May 172011
 May 17, 2011  Posted by  Court, Non-U.S.

Edward Craven writes:

In the increasingly heated debate about the state of English privacy law, the courts have frequently been accused of seeking to introduce a privacy law ‘by the back door’. The decision in CTB v News Group Newspapers [2011] contains a robust judicial response to that criticism.

In his judgment, Mr Justice Eady – the judge who has so far borne the brunt of the media’s ire – tackles head on the suggestion that the judges are overriding the democratic process by unilaterally creating a new privacy law. The judgment also touches on another important and controversial issue, namely the circumstances in which an injunction should be refused or restricted on the basis that the private material has already entered the public domain.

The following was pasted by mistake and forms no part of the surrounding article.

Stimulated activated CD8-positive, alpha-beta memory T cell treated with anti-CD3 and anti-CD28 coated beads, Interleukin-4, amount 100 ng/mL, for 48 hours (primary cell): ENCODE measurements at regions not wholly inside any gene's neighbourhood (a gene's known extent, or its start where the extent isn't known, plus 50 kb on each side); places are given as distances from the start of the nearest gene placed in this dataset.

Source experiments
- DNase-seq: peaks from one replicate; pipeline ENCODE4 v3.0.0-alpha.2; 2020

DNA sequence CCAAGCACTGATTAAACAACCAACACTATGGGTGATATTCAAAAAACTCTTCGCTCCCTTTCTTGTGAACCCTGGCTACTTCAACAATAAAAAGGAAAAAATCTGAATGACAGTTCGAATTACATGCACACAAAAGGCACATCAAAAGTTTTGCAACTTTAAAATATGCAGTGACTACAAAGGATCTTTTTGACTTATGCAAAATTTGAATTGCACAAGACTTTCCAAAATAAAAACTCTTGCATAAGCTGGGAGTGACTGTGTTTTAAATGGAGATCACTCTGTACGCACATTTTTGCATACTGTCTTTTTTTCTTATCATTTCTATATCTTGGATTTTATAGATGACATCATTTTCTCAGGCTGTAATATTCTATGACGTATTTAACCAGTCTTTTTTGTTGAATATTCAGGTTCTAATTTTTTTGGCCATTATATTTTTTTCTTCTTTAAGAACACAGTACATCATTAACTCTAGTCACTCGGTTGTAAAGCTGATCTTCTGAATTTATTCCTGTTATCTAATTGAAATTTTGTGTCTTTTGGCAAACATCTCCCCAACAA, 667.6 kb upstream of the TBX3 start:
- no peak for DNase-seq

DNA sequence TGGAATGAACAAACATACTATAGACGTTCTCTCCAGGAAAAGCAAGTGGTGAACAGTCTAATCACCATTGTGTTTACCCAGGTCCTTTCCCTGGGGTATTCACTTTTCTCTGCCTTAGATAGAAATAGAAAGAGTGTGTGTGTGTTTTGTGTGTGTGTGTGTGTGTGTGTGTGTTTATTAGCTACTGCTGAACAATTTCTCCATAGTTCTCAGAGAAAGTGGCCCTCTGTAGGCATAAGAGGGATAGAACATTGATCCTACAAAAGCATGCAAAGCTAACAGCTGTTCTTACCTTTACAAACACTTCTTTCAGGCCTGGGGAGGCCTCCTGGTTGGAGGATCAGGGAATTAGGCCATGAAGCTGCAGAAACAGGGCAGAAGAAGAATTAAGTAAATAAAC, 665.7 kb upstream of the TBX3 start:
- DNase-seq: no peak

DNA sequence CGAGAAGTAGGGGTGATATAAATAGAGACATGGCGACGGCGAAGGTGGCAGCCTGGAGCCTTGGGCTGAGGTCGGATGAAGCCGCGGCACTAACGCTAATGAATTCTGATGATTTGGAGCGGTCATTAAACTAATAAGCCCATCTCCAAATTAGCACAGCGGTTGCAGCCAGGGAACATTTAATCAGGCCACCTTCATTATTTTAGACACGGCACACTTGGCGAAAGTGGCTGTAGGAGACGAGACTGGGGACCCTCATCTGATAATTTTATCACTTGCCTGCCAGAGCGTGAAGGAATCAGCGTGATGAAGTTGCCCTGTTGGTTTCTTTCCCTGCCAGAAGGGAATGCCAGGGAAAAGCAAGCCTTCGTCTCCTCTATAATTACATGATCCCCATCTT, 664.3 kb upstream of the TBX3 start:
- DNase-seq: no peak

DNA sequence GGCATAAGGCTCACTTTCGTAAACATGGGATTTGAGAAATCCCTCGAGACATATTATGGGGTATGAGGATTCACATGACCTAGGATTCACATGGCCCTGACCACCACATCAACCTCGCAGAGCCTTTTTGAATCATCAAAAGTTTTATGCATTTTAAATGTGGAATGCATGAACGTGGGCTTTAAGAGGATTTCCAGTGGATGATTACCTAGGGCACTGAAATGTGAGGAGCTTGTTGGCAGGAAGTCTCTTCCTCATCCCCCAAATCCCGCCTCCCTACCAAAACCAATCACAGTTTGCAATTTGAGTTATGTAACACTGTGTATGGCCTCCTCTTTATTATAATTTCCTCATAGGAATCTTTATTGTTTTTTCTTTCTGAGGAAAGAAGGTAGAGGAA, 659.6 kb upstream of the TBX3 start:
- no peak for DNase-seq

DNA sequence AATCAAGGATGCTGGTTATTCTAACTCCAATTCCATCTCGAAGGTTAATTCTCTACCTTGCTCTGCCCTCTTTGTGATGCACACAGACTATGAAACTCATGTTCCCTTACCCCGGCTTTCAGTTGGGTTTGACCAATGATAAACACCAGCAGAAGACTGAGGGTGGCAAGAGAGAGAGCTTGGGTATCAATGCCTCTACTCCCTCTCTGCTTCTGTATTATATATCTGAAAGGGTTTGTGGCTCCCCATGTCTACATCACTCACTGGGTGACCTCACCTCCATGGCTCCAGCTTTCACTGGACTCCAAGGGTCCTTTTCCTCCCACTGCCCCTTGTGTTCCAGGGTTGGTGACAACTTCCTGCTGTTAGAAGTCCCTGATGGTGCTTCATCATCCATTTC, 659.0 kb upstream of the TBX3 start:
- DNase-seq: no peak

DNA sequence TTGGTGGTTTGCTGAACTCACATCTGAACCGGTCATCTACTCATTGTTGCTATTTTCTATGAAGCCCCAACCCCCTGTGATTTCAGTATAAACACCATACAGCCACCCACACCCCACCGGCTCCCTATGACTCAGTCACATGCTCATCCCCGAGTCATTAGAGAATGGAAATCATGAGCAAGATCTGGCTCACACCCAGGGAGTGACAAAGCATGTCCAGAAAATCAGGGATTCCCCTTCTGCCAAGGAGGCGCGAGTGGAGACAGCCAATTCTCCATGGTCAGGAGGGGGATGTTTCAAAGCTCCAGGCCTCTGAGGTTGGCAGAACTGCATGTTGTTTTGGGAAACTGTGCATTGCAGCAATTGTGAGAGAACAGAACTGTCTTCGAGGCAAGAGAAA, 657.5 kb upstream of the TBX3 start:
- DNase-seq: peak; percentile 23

What if this were not about media/press or payment for a story? When all is said and done,  will these cases eventually come down to whether the courts can prevent someone from truthfully sharing or discussing their own life to protect the privacy of someone else’s life?  If so, how do we balance those conflicting rights?  Should any court be able to tell you that you cannot reveal or discuss something that happened in your life?

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